“Ted,” I said, and patted his cheek gently.

He shrank away. His eyes rolled wildly.

“You’re going to get better,” I said. “You’re going to forget this day ever hap-pened. ”

Ted made mewling sounds.

“Or maybe you won’t. Maybe you’ll go on from here, Ted. Build from this. Is that such an impossible idea?”

It was, for both of us. And being so close to Ted had begun to make me very nervous.

The intercom chinked open. It was Philbrick. He was puffing and blowing again.


“Right here.”

“Come out with your hands up.”

I sighed. “You come down and get me, Philbrick, old sport. I’m pretty god-damn tired. This psycho business is a hell of a drain on the glands.”

“All right,” he said, tough. “They’ll be shooting in the gas canisters in just about one minute.”

“Better not, ” I said. I looked at Ted. Ted didn’t look back; he just kept on look-ing into emptiness.

Whatever he saw there must have been mighty tasty, because he was still drooling down his chin. “You forgot to count noses. There’s still one of them down here. He’s hurt.” That was something of an understatement.

His voice was instantly wary. “Who?”

“Ted Jones.”

“How is he hurt?”

“Stubbed his toe. ”

“He’s not there. You’re lying.”

“I wouldn’t lie to you, Philbrick, and jeopardize our beautiful relationship. ”

No answer. Puff, snort, blow.

“Come on down,” I invited. “The gun is unloaded. It’s in a desk drawer. We can play a couple of cribbage hands, then you can take me out and tell all the papers how you did it single-handed. You might even make the cover of Time if we work it right. ”

Chink.He was off the com.

I closed my eyes and put my face in my hands. All I saw was gray. Nothing but gray. Not even a flash of white light. For no reason at all, I thought of New Year’s Eve, when all those people crowd into Times Square and scream like jackals as the lighted ball slides down the pole, ready to shed its thin party glare on three hundred and sixty-five new days in this best of all possible worlds. I have always wondered what it would be like to be caught in one of those crowds, screaming and not able to hear your own voice, your individuality momentarily wiped out and replaced with the blind empathic overslop of the crowd’s lurching, angry an-ticipation, hip to hip and shoulder to shoulder with no one in particular.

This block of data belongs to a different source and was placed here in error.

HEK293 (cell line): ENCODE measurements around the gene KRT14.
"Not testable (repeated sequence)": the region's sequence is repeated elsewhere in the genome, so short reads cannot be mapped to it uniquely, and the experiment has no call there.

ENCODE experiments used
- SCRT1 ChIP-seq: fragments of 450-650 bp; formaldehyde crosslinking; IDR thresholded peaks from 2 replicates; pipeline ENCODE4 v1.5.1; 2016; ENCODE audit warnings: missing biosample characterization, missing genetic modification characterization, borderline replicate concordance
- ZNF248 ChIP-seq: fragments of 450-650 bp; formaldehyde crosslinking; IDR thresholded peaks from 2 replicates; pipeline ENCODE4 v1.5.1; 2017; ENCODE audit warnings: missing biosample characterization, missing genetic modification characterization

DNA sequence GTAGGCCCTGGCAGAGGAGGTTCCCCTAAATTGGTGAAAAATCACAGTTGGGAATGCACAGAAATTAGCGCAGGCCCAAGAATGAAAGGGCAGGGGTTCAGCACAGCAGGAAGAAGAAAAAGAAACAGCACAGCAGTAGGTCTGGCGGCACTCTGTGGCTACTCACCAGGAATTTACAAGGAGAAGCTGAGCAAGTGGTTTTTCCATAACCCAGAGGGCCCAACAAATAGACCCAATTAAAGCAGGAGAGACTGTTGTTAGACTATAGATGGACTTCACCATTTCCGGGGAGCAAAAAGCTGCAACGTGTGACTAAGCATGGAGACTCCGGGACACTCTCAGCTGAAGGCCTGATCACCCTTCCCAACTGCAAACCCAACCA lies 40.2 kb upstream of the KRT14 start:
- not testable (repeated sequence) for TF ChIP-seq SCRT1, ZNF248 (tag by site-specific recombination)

I began to cry.

When Philbrick stepped through the door, he glanced down at the drooling Ted-thing and then up at me.

“What in the name of God did you . . . ?” he began.

I made as if to grab something behind Mrs. Underwood’s desktop row of books and plants. “Here it comes, you shit cop!” I screamed.

He shot me three times.

Chapter 32



CHARLES EVERETT DECKER, convicted in Superior Court this day, August 27, 1976, of the willful murder of Jean Alice Underwood, and also convicted this day, August 27, 1976, of the willful murder of John Downes Vance, both human beings.

It has been determined by five state psychiatrists that Charles Everett Decker cannot at this time be held accountable for his actions, by reason of insanity. It is therefore the decision of this court that he be remanded to the Augusta State Hospital, where he will be held in treatment until such time as he can be certified responsible to answer for his acts.

To this writ have I set my hand.


(Judge) Samuel K. N. Deleavney

In other words, until shit sticks on the moon, baby.

Chapter 33

i n t e r o f f i c e m e m o

FROM: Dr. Andersen

TO: Rich Gossage, Admin. Wing

SUBJECT: Theodore Jones


Am still loath to try the shock treatments on this boy, altho I can’t ex-plain it even to myself-call it hunch.

Of course I can’t justify hunch to the board of directors, or to Jones’s uncle, who is footing the bill, which, in a private institution like Woodlands, don’t come cheap, as we both know. If there is no movement in the next four to six weeks, we’ll go on with the stand-ard electroshock therapy, but for now I would like to run the standard drug schedule again, plus a few not so standard-I am thinking of both synthetic mescaline and psyilocybin, if you concur. Will Greenberger has had a great deal of success with semi-catatonic patients as you know, and these two hal-lucinogens have played a major part in his therapy.

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Categories: Stephen King